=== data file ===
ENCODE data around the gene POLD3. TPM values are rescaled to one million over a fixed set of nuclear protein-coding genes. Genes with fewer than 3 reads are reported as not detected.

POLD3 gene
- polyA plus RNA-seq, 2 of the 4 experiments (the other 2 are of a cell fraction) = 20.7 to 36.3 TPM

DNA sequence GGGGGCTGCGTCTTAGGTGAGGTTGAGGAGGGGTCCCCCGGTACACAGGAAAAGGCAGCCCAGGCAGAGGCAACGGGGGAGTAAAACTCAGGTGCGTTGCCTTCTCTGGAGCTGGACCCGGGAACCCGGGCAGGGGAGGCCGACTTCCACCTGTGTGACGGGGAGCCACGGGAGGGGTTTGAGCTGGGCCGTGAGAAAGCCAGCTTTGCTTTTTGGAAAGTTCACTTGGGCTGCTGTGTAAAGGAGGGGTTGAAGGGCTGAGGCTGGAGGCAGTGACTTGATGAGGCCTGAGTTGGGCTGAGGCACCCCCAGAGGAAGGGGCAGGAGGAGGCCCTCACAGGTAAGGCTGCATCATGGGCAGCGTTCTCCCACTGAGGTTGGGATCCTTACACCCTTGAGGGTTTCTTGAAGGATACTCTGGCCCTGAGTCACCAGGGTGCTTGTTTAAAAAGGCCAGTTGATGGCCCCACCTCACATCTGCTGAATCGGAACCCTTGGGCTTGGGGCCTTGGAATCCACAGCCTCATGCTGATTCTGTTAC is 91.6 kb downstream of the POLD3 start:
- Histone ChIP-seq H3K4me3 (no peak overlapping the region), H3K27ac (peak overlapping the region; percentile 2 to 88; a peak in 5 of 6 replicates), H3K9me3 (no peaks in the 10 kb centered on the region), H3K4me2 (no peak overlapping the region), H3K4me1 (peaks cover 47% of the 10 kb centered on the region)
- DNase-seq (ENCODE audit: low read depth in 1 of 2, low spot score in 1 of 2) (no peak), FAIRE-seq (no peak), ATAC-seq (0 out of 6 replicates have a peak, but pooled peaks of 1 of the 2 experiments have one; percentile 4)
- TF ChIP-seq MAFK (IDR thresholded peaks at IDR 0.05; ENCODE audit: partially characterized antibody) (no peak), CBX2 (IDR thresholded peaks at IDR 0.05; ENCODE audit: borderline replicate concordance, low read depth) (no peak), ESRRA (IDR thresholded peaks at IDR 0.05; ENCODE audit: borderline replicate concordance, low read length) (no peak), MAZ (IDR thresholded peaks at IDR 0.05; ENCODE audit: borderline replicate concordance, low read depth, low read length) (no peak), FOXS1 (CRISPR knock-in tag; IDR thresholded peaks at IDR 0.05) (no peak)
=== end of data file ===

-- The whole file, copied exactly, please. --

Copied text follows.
ENCODE data around the gene POLD3. TPM values are rescaled to one million over a fixed set of nuclear protein-coding genes. Genes with fewer than 3 reads are reported as not detected.

POLD3 gene
- polyA plus RNA-seq, 2 of the 4 experiments (the other 2 are of a cell fraction) = 20.7 to 36.3 TPM

DNA sequence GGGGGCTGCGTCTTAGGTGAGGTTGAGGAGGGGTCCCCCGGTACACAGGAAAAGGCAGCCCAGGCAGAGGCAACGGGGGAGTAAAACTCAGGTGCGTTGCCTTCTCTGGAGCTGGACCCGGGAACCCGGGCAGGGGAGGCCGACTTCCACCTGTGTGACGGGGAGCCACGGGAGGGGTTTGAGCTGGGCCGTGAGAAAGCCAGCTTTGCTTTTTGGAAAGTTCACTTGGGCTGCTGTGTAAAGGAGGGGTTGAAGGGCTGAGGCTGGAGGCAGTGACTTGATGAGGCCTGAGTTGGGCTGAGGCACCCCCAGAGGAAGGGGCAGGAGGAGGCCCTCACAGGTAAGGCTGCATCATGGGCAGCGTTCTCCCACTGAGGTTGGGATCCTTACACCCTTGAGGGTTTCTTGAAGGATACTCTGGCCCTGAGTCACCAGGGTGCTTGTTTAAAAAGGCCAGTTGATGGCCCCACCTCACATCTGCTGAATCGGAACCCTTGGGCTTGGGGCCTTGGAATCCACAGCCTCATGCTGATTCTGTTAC is 91.6 kb downstream of the POLD3 start:
- Histone ChIP-seq H3K4me3 (no peak overlapping the region), H3K27ac (peak overlapping the region; percentile 2 to 88; a peak in 5 of 6 replicates), H3K9me3 (no peaks in the 10 kb centered on the region), H3K4me2 (no peak overlapping the region), H3K4me1 (peaks cover 47% of the 10 kb centered on the region)
- DNase-seq (ENCODE audit: low read depth in 1 of 2, low spot score in 1 of 2) (no peak), FAIRE-seq (no peak), ATAC-seq (0 out of 6 replicates have a peak, but pooled peaks of 1 of the 2 experiments have one; percentile 4)
- TF ChIP-seq MAFK (IDR thresholded peaks at IDR 0.05; ENCODE audit: partially characterized antibody) (no peak), CBX2 (IDR thresholded peaks at IDR 0.05; ENCODE audit: borderline replicate concordance, low read depth) (no peak), ESRRA (IDR thresholded peaks at IDR 0.05; ENCODE audit: borderline replicate concordance, low read length) (no peak), MAZ (IDR thresholded peaks at IDR 0.05; ENCODE audit: borderline replicate concordance, low read depth, low read length) (no peak), FOXS1 (CRISPR knock-in tag; IDR thresholded peaks at IDR 0.05) (no peak)